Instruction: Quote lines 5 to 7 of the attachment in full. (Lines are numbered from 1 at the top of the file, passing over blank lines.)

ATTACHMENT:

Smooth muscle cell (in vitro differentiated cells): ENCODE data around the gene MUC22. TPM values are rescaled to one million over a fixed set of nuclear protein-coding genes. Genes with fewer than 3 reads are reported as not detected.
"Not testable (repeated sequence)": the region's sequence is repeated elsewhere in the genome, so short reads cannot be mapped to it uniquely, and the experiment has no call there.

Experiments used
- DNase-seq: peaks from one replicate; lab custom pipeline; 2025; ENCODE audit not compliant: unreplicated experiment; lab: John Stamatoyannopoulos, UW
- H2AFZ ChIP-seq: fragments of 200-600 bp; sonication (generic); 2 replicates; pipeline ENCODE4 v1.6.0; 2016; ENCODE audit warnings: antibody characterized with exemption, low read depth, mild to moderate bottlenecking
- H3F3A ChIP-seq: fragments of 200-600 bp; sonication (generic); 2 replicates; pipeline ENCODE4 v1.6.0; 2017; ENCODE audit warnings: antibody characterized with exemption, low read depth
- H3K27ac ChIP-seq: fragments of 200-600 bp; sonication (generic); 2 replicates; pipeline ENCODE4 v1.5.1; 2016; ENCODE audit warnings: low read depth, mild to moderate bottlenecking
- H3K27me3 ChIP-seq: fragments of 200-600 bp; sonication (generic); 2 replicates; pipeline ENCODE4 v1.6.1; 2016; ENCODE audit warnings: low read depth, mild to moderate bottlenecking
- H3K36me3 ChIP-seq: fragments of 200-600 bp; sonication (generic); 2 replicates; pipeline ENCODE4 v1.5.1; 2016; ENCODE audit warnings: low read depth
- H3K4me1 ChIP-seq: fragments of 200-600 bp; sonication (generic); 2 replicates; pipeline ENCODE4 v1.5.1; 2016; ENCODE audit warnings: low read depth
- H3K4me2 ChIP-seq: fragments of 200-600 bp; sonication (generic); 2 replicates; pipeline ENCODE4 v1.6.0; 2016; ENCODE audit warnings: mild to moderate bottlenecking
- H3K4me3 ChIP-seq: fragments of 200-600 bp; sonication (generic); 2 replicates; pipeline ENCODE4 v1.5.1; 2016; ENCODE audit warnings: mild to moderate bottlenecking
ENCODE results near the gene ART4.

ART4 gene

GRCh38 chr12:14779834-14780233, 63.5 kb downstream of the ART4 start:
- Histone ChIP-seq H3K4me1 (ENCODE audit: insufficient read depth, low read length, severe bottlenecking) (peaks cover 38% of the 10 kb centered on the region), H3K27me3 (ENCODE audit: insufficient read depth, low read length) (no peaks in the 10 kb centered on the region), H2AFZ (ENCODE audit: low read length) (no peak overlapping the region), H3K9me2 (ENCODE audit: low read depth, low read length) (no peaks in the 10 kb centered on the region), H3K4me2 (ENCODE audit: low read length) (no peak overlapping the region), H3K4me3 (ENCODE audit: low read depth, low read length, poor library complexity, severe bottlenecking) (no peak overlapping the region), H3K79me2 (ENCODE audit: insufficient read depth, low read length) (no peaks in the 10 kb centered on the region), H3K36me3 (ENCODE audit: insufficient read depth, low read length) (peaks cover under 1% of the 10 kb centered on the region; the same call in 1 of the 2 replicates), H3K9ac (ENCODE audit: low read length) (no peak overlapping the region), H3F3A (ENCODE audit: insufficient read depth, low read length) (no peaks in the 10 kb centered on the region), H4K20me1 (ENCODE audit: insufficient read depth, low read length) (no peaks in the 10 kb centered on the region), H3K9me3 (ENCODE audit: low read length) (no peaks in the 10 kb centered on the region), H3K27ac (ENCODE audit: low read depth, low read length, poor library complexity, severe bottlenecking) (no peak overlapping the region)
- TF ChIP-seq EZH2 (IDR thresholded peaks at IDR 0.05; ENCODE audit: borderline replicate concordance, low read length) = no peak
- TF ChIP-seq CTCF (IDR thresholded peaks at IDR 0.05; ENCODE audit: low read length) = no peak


- H2AFZ ChIP-seq: fragments of 200-600 bp; sonication (generic); 2 replicates; pipeline ENCODE4 v1.6.0; 2016; ENCODE audit warnings: antibody characterized with exemption, low read depth, mild to moderate bottlenecking
- H3F3A ChIP-seq: fragments of 200-600 bp; sonication (generic); 2 replicates; pipeline ENCODE4 v1.6.0; 2017; ENCODE audit warnings: antibody characterized with exemption, low read depth
- H3K27ac ChIP-seq: fragments of 200-600 bp; sonication (generic); 2 replicates; pipeline ENCODE4 v1.5.1; 2016; ENCODE audit warnings: low read depth, mild to moderate bottlenecking